|LL Parsing firstname.lastname@example.org (R. Anthony Vestal) (2000-10-19)|
|Re: LL Parsing LLkParsing@aol.com (2000-10-22)|
|Re: LL Parsing email@example.com (2000-10-22)|
|Re: LL Parsing firstname.lastname@example.org (Randall Hyde) (2000-10-23)|
|Date:||22 Oct 2000 01:22:02 -0400|
|Organization:||Deja.com - Before you buy.|
> Are LL(k) parsers still used in medium to large applications?
I think that "starting to be" is the proper question rather than
"still", assuming that k > 1. The problem with LL(1) is that its
expressive power is very limited. In the past few years, several
parser generators have appeared that can handle limited forms of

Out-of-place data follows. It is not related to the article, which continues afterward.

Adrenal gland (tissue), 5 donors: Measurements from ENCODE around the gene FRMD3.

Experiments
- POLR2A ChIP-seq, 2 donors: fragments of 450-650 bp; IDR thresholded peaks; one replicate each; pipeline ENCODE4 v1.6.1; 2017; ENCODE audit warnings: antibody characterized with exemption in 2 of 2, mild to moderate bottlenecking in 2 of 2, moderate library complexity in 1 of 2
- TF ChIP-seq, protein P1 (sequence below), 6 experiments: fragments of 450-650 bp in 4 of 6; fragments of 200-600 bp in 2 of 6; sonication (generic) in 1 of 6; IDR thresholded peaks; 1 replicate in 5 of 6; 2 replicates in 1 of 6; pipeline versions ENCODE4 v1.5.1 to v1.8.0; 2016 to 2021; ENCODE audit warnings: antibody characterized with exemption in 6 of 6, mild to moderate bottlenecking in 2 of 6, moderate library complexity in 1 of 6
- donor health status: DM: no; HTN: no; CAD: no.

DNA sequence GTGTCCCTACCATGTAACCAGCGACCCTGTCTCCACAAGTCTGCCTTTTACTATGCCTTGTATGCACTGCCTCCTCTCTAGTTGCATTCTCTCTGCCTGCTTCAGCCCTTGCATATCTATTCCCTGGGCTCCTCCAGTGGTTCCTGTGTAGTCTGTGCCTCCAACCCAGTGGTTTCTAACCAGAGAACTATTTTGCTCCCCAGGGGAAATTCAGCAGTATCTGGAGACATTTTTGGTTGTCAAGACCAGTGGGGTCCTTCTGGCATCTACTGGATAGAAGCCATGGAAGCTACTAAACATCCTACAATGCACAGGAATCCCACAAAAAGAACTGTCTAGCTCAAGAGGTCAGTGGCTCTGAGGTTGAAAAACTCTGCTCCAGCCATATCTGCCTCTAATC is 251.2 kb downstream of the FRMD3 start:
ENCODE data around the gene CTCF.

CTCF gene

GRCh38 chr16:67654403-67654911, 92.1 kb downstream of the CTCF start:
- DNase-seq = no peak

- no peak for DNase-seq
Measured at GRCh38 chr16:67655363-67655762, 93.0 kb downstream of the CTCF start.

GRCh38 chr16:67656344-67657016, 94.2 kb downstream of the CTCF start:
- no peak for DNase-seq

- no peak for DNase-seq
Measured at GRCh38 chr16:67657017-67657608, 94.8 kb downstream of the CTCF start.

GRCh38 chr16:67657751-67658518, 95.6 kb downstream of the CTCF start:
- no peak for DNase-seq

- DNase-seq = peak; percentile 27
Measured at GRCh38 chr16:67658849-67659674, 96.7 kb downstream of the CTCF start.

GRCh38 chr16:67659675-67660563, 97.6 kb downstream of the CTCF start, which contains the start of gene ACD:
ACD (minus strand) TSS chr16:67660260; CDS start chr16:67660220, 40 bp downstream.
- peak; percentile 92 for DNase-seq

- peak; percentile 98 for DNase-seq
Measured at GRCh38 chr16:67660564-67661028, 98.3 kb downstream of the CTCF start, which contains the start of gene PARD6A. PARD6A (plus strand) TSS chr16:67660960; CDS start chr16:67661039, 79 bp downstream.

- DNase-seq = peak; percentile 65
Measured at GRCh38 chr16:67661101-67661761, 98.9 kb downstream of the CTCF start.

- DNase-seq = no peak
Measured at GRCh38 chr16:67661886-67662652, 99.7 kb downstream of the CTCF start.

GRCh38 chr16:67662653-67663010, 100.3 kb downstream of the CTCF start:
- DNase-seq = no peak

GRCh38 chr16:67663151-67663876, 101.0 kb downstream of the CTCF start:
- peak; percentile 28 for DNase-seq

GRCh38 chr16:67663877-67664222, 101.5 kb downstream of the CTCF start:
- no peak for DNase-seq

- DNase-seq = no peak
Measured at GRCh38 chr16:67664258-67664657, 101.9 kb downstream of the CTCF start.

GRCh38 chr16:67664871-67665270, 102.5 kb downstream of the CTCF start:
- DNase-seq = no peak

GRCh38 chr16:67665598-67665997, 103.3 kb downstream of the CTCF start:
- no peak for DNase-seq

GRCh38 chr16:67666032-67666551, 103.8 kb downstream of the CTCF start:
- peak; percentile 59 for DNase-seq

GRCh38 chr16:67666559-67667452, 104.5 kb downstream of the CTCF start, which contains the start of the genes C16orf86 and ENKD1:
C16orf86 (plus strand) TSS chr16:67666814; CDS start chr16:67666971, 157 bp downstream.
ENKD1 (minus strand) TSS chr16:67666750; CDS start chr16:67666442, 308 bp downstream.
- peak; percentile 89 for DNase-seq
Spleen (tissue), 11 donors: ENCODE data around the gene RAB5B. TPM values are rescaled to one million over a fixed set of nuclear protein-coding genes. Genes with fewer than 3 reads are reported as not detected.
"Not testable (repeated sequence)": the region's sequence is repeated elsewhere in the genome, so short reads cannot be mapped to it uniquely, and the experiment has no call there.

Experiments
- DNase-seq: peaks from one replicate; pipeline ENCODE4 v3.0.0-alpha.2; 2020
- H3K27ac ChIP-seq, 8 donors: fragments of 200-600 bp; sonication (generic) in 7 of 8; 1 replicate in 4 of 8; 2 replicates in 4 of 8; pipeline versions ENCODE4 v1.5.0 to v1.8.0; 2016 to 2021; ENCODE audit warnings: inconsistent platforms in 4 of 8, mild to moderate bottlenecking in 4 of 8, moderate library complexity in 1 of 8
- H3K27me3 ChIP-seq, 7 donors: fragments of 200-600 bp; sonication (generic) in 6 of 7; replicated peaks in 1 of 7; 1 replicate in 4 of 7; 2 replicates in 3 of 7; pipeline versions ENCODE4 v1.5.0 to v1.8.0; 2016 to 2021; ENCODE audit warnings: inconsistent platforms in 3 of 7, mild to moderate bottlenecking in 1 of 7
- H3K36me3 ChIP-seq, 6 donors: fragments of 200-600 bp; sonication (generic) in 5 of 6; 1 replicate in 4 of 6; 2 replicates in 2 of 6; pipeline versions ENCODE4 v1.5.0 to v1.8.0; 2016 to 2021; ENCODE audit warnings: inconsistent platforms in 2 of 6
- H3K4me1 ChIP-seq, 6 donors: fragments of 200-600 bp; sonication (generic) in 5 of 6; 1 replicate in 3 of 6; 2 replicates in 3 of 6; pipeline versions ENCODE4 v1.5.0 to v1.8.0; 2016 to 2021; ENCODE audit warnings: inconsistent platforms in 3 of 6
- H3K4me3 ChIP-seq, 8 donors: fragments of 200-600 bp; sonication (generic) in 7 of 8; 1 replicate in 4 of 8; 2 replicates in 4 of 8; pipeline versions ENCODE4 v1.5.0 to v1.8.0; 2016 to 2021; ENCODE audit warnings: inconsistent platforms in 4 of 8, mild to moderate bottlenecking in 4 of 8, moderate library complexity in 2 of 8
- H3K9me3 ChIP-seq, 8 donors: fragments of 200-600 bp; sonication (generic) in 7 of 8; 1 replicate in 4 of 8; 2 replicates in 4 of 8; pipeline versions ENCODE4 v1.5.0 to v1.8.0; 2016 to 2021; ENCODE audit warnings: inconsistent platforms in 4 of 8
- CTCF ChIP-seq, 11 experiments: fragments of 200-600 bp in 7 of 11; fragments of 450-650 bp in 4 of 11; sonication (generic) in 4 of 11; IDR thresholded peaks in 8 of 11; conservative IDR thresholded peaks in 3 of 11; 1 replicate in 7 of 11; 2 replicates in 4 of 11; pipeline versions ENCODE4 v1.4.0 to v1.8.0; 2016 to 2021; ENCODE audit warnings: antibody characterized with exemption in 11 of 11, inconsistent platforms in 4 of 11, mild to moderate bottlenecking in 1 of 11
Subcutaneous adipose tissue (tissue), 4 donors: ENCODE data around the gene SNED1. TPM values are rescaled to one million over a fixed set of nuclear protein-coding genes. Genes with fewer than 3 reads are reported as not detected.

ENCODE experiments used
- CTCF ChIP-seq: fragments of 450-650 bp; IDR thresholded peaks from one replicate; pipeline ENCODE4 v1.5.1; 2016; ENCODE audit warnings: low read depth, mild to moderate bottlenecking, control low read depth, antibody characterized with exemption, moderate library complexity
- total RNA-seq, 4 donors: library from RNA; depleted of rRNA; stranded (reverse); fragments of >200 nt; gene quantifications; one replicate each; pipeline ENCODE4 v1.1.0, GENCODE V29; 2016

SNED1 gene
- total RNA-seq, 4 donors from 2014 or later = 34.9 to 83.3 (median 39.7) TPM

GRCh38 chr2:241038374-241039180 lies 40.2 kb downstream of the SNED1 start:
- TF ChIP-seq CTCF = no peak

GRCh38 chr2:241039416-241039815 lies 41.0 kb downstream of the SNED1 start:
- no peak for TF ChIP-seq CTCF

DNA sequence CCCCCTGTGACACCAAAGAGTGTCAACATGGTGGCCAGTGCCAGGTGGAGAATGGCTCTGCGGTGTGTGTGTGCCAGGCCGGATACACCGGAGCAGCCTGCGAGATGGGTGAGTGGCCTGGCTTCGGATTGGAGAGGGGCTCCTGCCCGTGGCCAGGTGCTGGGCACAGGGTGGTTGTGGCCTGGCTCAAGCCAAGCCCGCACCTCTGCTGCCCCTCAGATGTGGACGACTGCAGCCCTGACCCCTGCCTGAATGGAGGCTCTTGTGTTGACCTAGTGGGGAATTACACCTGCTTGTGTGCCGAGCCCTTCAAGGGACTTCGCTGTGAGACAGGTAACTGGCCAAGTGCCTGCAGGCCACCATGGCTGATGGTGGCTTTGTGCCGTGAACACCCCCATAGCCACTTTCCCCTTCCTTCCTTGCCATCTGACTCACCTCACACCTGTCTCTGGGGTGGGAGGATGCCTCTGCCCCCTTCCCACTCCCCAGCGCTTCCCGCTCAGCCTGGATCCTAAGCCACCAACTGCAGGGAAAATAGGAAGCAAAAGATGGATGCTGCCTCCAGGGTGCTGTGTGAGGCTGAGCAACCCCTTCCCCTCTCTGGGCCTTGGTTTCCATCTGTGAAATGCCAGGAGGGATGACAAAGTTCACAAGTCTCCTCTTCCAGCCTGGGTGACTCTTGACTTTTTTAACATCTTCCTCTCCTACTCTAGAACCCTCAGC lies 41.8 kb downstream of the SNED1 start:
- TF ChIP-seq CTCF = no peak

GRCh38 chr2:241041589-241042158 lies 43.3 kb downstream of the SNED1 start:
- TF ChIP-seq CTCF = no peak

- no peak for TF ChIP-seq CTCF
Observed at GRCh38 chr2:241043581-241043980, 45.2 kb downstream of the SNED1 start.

LL(k). The advantages of LL parsing are
- It mirrors recursive programming, which is easier to understand than
the state machine oriented LR methods.
- Better error detection.
- Inherited attributes are handled naturally.
LR parsing advantages:
- Only needs a single lookahead level, LALR(1) is powerful enough.
- Handles synthesized attributes easily.
- Attributes can be kept on the parse stack.
- Mature tools like YACC are widely available.
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